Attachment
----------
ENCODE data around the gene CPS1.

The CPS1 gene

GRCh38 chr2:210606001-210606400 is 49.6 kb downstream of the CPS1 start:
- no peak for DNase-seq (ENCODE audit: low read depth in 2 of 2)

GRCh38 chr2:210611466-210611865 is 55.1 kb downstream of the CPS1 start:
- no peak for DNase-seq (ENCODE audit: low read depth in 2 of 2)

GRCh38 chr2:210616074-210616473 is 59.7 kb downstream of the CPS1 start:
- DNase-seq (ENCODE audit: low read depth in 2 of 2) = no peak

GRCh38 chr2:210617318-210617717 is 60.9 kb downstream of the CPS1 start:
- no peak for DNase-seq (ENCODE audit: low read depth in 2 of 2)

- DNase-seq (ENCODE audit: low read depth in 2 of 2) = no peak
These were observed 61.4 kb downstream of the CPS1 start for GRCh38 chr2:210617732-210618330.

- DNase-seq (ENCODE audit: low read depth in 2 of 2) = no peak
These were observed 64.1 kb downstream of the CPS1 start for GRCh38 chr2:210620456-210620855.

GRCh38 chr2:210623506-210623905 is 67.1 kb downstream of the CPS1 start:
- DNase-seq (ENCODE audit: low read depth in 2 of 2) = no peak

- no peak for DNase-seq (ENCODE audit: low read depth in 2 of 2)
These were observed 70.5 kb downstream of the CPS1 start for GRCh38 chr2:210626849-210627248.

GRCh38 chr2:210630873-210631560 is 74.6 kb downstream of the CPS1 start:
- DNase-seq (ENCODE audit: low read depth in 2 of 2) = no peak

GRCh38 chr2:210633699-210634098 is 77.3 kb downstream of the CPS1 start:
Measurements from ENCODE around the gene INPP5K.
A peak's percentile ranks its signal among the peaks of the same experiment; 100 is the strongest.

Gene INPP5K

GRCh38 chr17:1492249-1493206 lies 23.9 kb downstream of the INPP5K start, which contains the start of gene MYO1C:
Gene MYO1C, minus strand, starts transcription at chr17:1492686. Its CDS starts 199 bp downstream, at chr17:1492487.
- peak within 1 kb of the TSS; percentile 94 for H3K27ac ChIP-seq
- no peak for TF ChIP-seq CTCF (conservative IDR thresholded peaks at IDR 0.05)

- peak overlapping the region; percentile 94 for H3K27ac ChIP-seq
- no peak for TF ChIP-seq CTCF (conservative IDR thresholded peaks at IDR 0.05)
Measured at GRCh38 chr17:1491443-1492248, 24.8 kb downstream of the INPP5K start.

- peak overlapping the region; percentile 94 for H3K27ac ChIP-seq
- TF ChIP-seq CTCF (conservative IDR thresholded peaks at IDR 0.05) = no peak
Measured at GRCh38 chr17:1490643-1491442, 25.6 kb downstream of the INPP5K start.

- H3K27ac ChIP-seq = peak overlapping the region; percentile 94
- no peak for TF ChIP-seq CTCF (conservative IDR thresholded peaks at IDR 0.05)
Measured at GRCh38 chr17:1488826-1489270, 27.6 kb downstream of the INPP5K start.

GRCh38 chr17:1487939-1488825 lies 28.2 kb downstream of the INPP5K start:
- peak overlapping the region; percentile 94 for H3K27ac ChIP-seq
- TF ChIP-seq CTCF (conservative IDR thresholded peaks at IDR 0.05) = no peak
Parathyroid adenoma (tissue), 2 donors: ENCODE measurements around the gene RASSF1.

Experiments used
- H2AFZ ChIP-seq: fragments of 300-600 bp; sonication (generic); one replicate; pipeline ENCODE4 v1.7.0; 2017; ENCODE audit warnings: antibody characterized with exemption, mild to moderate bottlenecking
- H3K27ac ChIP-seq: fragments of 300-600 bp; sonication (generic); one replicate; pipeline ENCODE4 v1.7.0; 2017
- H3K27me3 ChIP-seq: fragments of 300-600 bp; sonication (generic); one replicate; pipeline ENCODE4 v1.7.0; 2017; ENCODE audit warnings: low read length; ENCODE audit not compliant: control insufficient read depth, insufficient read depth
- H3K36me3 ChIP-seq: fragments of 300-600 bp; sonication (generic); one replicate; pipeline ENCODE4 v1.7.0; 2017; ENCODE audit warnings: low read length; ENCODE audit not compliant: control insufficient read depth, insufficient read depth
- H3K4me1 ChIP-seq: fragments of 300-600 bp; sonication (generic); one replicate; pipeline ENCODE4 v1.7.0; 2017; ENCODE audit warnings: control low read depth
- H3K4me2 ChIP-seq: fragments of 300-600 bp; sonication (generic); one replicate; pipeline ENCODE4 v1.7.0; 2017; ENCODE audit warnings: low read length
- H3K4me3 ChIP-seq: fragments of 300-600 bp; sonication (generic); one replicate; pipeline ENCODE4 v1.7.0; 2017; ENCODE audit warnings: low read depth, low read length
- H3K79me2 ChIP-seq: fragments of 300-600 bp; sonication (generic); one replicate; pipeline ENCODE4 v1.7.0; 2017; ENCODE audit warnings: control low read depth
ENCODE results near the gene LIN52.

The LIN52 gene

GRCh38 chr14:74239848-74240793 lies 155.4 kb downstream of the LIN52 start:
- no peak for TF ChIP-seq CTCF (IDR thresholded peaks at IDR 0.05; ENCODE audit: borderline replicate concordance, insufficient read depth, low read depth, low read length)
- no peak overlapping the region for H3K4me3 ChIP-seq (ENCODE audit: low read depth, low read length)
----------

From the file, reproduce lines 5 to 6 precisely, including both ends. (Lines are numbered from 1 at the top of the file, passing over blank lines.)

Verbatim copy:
GRCh38 chr2:210611466-210611865 is 55.1 kb downstream of the CPS1 start:
- no peak for DNase-seq (ENCODE audit: low read depth in 2 of 2)